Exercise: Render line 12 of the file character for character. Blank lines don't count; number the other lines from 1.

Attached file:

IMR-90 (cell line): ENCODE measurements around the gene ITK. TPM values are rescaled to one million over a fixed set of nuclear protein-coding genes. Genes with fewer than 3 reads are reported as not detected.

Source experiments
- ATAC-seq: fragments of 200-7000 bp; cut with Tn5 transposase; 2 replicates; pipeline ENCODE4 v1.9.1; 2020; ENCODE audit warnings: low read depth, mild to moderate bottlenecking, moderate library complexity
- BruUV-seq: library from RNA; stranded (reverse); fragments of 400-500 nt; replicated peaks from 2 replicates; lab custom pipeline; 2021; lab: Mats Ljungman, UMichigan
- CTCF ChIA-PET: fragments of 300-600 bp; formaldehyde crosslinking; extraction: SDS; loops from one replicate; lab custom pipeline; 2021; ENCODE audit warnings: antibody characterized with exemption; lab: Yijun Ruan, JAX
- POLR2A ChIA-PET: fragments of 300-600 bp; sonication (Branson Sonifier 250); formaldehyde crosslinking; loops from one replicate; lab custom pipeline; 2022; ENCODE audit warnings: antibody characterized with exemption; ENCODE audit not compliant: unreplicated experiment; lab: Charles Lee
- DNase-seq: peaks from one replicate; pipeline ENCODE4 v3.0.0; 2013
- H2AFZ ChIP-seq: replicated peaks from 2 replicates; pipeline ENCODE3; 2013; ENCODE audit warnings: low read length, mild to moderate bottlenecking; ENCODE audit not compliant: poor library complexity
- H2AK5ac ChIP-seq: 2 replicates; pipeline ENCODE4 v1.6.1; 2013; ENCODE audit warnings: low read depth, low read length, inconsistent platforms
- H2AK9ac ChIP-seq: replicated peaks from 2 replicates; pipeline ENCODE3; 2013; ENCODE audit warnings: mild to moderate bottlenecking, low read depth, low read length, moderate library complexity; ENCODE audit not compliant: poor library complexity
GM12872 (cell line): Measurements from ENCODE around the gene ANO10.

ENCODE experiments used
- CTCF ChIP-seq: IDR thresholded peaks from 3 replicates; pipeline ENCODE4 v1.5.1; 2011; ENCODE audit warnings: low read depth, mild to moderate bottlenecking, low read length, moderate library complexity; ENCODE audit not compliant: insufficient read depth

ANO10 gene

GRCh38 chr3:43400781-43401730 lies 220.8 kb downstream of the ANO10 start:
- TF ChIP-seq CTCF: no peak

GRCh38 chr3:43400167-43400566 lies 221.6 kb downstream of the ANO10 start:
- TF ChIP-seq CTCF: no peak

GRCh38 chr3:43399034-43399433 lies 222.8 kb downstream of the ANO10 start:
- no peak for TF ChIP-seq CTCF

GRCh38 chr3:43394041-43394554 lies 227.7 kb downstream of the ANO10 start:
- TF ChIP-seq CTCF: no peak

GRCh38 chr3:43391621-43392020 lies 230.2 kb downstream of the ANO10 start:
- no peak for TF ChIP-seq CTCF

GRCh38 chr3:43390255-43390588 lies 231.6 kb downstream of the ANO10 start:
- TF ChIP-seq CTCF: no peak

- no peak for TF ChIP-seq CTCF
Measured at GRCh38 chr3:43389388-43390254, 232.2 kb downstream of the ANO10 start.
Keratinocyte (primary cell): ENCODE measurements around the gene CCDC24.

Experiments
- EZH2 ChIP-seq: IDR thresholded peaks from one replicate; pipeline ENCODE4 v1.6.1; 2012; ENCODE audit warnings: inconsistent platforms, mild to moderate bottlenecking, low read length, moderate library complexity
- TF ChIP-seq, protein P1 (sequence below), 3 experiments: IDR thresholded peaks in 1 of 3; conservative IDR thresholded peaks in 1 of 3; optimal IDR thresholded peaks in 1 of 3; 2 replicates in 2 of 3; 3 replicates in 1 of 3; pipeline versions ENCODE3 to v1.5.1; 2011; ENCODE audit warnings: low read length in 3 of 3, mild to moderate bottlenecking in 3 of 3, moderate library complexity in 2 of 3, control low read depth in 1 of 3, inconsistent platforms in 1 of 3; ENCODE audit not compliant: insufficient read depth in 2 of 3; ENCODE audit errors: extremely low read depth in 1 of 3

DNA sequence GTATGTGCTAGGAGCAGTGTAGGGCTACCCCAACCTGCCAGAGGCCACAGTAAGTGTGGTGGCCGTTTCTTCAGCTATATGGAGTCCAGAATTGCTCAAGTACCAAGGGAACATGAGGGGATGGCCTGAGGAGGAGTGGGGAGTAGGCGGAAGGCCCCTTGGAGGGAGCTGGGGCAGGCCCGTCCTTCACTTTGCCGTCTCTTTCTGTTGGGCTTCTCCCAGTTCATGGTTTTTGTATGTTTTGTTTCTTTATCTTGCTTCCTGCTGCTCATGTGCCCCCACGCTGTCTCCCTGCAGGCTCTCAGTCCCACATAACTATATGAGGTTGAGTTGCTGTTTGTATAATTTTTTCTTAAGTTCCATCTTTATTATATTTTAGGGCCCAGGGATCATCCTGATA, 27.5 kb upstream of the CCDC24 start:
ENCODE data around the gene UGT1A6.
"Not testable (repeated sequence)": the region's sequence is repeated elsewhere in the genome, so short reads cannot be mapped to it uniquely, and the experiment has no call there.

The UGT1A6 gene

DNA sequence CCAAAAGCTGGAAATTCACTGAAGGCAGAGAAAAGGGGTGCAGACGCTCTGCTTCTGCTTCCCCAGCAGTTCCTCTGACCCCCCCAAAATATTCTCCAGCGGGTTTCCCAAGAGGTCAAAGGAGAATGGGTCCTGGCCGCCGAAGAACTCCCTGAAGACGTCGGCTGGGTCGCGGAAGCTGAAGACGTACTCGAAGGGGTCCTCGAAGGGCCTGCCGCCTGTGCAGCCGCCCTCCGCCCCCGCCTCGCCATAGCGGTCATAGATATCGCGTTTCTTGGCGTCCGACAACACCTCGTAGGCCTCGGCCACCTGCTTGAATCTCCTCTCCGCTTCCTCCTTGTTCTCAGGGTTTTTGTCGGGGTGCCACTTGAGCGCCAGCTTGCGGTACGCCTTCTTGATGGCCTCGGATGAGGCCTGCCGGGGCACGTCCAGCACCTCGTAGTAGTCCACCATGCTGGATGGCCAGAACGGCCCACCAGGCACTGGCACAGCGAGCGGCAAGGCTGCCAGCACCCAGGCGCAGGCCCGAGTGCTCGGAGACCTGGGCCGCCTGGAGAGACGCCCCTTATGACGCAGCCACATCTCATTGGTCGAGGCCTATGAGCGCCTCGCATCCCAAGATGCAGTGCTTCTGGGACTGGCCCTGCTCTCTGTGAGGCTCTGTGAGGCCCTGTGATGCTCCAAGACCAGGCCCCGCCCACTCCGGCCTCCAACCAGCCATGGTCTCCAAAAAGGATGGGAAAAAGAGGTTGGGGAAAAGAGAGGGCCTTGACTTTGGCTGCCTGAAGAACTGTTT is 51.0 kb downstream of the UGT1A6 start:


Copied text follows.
ENCODE experiments used